Compassion House began in 1998 through the vision of Pastor Mark Miller and the support of his church, Mountain Creek Christian Fellowship. In response to the neediness of families in the Issaquah area struggling under financial burdens and traumatic personal circumstances, Compassion House was born. Providing transitional housing as well as offering physical, emotional, and spiritual support, Compassion House volunteers seek to come alongside these families in distress.
Initially, Compassion House was able to serve one family at a time, using a house literally borrowed from a developer who would later redevelop the land it was on. We similarly were able to rent a city-owned house on land that would later be developed as a park. But borrowed homes come and go, unpredictably.
In 2004 the City of Issaquah made available to Compassion House a vacant house on land it owned, provided that we move it off that site and save them the cost of demolition. Unexpectedly, a generous person heard of this need and spontaneously donated two building lots, just a few blocks away. The old house was towed to the new lot, and renovations began. [Insert link to article in the Issaquah Press about this move.] But meeting the demands of modern building codes complicated the task beyond the means of our volunteer crews. Then numerous contractor members of the King County Master Builders Care Foundation and HomeAid came forward to finish the remodeling as their service project for the year. Our new campus was born.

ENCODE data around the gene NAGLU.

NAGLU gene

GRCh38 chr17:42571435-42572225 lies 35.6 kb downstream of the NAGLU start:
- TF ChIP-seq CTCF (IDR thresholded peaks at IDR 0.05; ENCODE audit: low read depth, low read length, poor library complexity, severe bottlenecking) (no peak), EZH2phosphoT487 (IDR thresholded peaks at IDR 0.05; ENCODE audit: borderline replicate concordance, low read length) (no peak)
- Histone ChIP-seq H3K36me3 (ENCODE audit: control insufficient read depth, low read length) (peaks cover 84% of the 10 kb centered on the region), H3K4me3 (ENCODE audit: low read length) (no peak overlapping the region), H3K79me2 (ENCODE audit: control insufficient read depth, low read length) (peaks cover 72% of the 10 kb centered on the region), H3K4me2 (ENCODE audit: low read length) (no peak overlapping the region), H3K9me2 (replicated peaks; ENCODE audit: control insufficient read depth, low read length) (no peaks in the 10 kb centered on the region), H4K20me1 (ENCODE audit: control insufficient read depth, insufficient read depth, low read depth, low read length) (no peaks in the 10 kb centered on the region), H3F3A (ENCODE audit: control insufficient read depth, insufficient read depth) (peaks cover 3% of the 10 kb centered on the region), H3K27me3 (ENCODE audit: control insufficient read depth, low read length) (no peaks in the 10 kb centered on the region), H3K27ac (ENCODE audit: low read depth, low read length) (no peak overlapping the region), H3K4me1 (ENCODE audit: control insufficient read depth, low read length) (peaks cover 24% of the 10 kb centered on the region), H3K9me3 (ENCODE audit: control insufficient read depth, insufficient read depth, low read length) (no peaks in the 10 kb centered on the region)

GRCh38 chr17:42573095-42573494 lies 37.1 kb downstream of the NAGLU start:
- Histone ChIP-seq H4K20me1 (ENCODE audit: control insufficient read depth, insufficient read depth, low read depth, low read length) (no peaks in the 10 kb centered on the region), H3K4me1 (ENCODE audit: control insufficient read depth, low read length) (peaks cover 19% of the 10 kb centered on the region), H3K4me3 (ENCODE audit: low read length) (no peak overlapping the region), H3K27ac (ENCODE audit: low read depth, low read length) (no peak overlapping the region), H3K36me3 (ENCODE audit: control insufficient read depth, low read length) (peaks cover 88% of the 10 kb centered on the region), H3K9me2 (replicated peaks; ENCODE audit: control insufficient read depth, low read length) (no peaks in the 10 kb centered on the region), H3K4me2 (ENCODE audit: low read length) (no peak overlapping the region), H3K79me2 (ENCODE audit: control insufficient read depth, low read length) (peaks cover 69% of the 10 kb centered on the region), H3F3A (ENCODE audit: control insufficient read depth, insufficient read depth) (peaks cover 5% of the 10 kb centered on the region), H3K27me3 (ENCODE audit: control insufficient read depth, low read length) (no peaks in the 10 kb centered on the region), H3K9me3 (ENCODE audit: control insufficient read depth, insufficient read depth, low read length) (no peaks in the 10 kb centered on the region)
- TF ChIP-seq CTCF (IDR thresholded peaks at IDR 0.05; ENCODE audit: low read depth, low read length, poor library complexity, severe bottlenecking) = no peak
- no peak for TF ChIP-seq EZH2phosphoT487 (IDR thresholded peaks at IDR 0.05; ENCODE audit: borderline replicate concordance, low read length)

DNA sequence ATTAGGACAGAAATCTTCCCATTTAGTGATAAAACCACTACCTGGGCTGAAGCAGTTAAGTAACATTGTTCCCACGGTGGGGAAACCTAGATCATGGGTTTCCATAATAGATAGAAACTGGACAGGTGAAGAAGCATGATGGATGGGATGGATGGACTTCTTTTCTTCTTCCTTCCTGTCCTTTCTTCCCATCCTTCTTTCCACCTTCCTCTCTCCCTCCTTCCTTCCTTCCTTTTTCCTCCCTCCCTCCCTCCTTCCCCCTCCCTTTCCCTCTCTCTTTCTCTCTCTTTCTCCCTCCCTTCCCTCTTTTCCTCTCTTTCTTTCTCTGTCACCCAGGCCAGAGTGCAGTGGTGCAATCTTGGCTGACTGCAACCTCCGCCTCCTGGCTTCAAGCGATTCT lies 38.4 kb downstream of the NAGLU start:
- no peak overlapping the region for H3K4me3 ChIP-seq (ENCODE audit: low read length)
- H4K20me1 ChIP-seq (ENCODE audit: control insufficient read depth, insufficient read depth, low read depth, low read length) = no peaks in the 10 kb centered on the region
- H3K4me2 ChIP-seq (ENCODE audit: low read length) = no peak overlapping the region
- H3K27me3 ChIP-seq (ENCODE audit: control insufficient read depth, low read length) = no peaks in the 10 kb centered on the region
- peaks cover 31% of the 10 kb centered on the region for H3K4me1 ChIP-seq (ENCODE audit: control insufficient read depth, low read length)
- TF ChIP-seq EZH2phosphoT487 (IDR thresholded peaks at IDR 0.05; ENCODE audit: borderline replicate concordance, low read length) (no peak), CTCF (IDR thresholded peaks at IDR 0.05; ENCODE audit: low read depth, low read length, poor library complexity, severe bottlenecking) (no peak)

By 2010, a new duplex was also erected on the adjacent second lot. This was also accomplished largely with donated services of the Master Builders. This group of contractors have hearts of gold. Compassion House now operates three three-bedroom units on a campus of its own, with only a small mortgage of about 10% of the total property value.
Since 2010, Compassion House has been providing housing and compassionate support to three distressed families at a time. We keenly feel the hand of divine providence in the way this came about, orchestrating many people to make significant contributions, each in their way, and all combining to a marvelous result.
A unique aspect of Compassion House is its cooperation with the City of Issaquah. The City identified the shortage of low income housing as a number one immediate challenge, and Compassion House's goal of helping people recover from the need for public aid lessens this burden of the City. The City has leased or sold two homes to Compassion House for modest fees, and supported the work of Compassion House through annual community grants in its budget.
Working relationships with the Issaquah Food and Clothing Bank, the local Kiwanis Club, Elks Club, and other service groups help to make the goals of Compassion House achievable.
A large number of volunteers from several churches in the community work together to make the Compassion House program a working reality.
Compassion House is incorporated as a 501c3 non-profit charitable organization, run by a Board of Directors comprised of both church members and local leaders.